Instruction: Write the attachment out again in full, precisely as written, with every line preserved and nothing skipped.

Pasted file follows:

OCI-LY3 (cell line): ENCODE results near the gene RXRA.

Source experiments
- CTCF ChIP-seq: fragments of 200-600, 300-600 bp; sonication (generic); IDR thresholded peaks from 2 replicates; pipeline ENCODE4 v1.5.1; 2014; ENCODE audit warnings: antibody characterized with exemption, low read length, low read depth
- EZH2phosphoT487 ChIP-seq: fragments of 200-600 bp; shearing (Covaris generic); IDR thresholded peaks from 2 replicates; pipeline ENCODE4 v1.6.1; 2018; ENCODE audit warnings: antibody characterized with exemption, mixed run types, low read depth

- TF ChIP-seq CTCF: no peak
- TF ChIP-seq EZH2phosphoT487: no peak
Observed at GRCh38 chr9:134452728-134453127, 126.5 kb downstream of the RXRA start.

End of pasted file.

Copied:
OCI-LY3 (cell line): ENCODE results near the gene RXRA.

Source experiments
- CTCF ChIP-seq: fragments of 200-600, 300-600 bp; sonication (generic); IDR thresholded peaks from 2 replicates; pipeline ENCODE4 v1.5.1; 2014; ENCODE audit warnings: antibody characterized with exemption, low read length, low read depth
- EZH2phosphoT487 ChIP-seq: fragments of 200-600 bp; shearing (Covaris generic); IDR thresholded peaks from 2 replicates; pipeline ENCODE4 v1.6.1; 2018; ENCODE audit warnings: antibody characterized with exemption, mixed run types, low read depth

- TF ChIP-seq CTCF: no peak
- TF ChIP-seq EZH2phosphoT487: no peak
Observed at GRCh38 chr9:134452728-134453127, 126.5 kb downstream of the RXRA start.